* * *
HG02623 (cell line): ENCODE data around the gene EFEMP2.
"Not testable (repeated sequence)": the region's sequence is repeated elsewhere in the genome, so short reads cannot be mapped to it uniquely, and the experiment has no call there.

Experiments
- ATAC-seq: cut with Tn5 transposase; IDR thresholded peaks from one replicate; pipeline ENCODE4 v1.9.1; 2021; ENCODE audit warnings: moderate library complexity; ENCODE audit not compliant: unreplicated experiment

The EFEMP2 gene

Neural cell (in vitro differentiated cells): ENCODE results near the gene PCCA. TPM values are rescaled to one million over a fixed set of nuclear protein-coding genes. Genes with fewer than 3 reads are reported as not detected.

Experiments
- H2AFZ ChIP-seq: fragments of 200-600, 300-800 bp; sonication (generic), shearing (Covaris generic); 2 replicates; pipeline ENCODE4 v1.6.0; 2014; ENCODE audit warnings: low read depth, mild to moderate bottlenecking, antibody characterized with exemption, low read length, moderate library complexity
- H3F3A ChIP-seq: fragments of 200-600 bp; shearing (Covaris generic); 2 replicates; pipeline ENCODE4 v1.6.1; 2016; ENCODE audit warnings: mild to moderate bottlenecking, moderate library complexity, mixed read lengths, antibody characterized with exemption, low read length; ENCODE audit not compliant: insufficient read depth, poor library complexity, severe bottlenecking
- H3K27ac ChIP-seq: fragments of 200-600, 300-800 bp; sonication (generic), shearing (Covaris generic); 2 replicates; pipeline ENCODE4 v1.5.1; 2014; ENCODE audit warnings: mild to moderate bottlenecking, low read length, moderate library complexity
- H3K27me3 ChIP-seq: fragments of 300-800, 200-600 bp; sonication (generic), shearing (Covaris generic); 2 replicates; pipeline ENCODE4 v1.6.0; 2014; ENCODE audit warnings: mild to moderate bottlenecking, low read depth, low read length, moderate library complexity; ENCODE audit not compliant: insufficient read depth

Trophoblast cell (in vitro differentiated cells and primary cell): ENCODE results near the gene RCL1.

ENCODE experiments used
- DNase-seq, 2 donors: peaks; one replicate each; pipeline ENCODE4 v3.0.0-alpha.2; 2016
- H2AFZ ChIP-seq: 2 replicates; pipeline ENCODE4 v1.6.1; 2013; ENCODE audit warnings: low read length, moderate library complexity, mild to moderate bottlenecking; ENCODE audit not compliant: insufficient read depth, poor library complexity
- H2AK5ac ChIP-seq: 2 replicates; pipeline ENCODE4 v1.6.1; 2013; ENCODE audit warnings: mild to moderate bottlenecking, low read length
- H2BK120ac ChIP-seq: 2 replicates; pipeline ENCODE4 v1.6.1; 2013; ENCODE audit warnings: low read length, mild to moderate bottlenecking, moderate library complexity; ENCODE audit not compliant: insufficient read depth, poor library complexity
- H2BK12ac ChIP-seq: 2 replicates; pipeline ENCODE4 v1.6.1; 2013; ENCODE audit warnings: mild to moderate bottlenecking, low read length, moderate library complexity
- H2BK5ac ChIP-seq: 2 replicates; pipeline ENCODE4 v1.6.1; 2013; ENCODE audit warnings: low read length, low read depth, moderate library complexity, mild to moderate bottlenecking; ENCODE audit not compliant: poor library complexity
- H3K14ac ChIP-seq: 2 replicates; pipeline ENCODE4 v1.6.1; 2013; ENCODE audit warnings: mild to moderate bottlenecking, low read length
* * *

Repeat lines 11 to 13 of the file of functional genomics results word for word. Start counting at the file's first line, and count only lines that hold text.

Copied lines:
- H3K27me3 ChIP-seq: fragments of 300-800, 200-600 bp; sonication (generic), shearing (Covaris generic); 2 replicates; pipeline ENCODE4 v1.6.0; 2014; ENCODE audit warnings: mild to moderate bottlenecking, low read depth, low read length, moderate library complexity; ENCODE audit not compliant: insufficient read depth

Trophoblast cell (in vitro differentiated cells and primary cell): ENCODE results near the gene RCL1.

ENCODE experiments used